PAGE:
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Shoppers cope using coupons

Bountiful resident Jana Wolfe, at Dick's in Bountiful, says she keeps close watch on mail ads in order to save on groceries.
Bountiful resident Jana Wolfe, at Dick's in Bountiful, says she keeps close watch on mail ads in order to save on groceries.
Michael Brandy, Deseret News

Lulu Ostler approaches the checkstand with fistful of coupons, a clipboard and a smart-shopper Web site's list of the best sales in town.

At Dick's in Bountiful last week, the mother was shopping for a household of nine and found $1 packages of taco shells, 7-cent limes and 50-cent mangoes, and she redeemed a coupon for Ziploc bags. Then she was off to Smith's down the street for the next killing.

"Last week, I bet I saved as much as I spent," Ostler said.

Although certainly not new to bargain hunting — she's refined her technique using the Internet over the past decade — Ostler is part of a rising number of Utahns redeeming coupons to keep their grocery budgets in check as food prices rise.

The Deseret News is tracking prices of common household items to see how they change over time. Tracked prices for food this month actually cost less now than they did a month ago. However, the overall cost of living, loosely measured by prices of 15 items from bananas to blue jeans, went up 1 percent — or 1.3 percent if you don't count discount sales.

The culprits are rising prices of a gallon of gas, a pound of hamburger — and a package of Oreos.

But the overall drop in the cost of items we measured probably doesn't mean your grocery bill is going to drop, or that there's an end in sight to rising costs of wheat, rice and corn that last week resulted in congressional hearings and a USDA agreement to buy $50 million in pork to help the hog industry.

It basically shows that measuring prices, according to Wells Fargo economist Kelly Matthews, is complicated stuff.

Since the baseline check a month ago, our shopping cart of food, diapers, movie tickets, take-out pizza and blue jeans went up $1.60, or about 1 percent. While the 15 selected items certainly aren't a scientific sample of the cost of living, a 1 percent rise is identical to the cost of living increase Wells Fargo reported for the previous month, after examining more than 600 items between February and March.

Most responsible for the 1 percent price increase on our cart was the price of a gallon of gas. Gas at the Maverik station we're tracking went up 6 percent, from $3.20 to $3.40.

A barrel of oil at one point this past month hit $119. And refineries are starting to add the more expensive alkylate to help your car run better in warmer weather and cut back on air pollution, so the prices are going to go up more.

Food prices are connected to pump prices, and gas prices have been skyrocketing due to the weakened U.S. dollar. Transporting farmers' harvests to processing plants and the grocery stores costs more. Globally, demand for basics like wheat, corn and rice is up in developing countries such as India and China, where meat is in high demand, and costs for the grain that feeds livestock are rising. Meanwhile, Congress' push to use corn to make alternative fuel instead of food has helped push prices higher.

"I think it's a wake-up call," South Jordan mother Rachelle Glines said of the global food situation after loading her van with 25 pounds of rice and 62 pounds of beans she bought at the Sandy Home Storage Center, run by The Church of Jesus Christ of Latter-day Saints. The center sells church members wheat, rice, beans and other basics, plus packaging supplies at cost.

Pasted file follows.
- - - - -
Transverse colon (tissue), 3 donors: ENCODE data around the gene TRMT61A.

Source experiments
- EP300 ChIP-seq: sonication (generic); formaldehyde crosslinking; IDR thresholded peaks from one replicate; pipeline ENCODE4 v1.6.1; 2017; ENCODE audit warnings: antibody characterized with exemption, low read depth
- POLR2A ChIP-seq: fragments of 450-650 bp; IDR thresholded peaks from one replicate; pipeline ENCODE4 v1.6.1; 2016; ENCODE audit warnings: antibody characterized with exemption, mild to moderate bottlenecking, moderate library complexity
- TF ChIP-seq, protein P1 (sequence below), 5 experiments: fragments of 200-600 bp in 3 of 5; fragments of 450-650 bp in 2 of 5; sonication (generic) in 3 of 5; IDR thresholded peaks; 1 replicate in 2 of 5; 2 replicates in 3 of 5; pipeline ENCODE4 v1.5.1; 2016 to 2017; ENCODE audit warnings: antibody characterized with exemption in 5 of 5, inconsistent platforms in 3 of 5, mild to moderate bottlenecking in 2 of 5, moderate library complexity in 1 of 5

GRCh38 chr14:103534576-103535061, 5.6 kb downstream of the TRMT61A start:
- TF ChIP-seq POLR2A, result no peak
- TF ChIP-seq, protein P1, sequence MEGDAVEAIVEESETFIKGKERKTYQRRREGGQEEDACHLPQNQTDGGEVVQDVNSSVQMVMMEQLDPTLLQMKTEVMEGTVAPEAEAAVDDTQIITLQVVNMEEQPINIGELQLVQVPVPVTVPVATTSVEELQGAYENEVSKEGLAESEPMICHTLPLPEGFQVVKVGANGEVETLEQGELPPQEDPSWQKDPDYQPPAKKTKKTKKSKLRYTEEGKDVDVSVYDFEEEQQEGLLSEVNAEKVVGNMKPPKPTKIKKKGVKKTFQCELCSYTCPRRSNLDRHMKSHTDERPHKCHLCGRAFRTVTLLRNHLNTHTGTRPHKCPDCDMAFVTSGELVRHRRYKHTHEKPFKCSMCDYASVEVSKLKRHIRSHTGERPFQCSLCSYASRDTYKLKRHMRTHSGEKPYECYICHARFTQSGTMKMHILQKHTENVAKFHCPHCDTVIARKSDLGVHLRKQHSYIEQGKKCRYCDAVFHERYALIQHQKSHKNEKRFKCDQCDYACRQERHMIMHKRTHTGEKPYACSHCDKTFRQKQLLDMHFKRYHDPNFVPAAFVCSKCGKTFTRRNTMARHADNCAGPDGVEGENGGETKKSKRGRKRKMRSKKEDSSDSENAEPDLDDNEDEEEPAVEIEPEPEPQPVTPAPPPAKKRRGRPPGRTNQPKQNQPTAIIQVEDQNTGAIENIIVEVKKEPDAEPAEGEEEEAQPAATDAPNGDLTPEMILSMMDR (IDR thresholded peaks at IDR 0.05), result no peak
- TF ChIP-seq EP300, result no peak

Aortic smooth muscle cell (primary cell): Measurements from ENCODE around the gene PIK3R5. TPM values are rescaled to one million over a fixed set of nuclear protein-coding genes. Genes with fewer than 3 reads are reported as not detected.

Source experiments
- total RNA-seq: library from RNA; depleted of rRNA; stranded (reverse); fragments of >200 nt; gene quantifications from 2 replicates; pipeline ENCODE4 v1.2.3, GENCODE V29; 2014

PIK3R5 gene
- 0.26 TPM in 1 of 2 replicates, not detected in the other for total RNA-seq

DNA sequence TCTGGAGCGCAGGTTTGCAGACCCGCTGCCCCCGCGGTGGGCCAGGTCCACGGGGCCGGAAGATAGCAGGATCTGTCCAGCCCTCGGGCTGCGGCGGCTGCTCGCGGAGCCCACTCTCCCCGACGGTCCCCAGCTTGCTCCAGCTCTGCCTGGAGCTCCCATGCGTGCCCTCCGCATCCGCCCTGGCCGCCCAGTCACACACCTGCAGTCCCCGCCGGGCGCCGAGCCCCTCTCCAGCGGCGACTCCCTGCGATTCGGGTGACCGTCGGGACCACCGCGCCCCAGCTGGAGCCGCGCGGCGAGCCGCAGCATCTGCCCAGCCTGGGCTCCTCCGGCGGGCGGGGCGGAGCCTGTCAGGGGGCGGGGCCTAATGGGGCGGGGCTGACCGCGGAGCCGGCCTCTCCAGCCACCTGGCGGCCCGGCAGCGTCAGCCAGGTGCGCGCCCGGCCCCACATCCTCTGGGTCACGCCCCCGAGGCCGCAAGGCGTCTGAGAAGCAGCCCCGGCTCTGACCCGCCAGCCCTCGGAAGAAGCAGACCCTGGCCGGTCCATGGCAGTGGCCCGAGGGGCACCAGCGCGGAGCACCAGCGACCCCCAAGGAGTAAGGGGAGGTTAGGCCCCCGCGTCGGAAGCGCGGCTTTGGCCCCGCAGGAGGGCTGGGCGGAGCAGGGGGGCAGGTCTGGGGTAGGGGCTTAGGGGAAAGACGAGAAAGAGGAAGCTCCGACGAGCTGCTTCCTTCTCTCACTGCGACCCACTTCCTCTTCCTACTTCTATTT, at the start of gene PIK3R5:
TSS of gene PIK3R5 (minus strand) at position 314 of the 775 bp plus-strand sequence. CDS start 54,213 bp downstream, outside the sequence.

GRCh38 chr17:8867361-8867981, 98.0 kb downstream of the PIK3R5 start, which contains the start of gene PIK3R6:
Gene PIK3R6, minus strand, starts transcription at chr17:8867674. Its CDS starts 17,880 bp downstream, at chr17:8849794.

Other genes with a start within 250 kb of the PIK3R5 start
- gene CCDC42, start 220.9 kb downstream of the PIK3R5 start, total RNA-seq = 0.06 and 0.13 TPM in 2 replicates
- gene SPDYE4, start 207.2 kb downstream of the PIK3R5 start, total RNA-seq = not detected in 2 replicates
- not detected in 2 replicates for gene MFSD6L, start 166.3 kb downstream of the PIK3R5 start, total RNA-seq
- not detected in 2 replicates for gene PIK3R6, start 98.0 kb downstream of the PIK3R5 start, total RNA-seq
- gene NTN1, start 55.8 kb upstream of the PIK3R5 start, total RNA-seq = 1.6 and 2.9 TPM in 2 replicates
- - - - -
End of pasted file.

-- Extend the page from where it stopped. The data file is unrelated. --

"We need to be prepared in case of emergency or disaster," she said.

About a week ago, Sam's Club and Costco warehouses limited big-bag rice purchases after rice futures hit a record high. The idea was, with record prices, people would race to stock up. And they did.

A manager at the Salt Lake City Sam's Club in the middle of last week reported he had just one pallet of rice left, down from the seven or eight pallets he had before the limits were announced.

Chad Butler of West Jordan this past week came to the Sandy Home Storage Center because he wanted to start a family food supply. But he said the wheat he was hoping to buy had been cleaned out.

Along the Wasatch Front, the cost of groceries rose 3 percent between February and March alone, according to the Wells Fargo Consumer Price Index.

Yet the food in the Deseret News' shopping cart actually cost 40 cents less, or a nickel less, depending on whether a shopper has a Smith's Fresh Values card to get the discount on Oreos.

Maid O'Clover 2% milk was on sale May 1, down 19 cents, or 7 percent, from a month ago. The price of a dozen eggs also fell 19 cents, or 10 percent.

On the other hand, a pound of hamburger meat went up 10 cents.

While the few food items we tracked stayed the same or decreased in price, Utahns overall say they are paying more.

Some of them are turning to coupons to cope. Coupon redemption jumped 9.4 percent in March 2008 compared with the same month a year ago, said Dave Davis, vice president and general counsel for the Utah Food Industry Association. That increase came after a 10 percent drop between February 2007 and 2008, and a 20 percent drop between January 2007 and 2008.

Web sites such as, or help shoppers to identify coupons, store specials and other deals.

Ostler says it takes her just a few minutes to get on, which tells her local stores' deals and the page and week the coupon came in the Sunday newspaper, so she can pull it from her files. She said her savings quickly makes up for the service's $100 annual fee.

Bountiful resident Jana Wolfe is less involved.

"I clip less, because it seems I forget to use them," she said. "I really go off the ads."

Davis believes the rise in food prices and coupon use will continue.

"When the economy hits hard times," he said, "they're more likely to use those."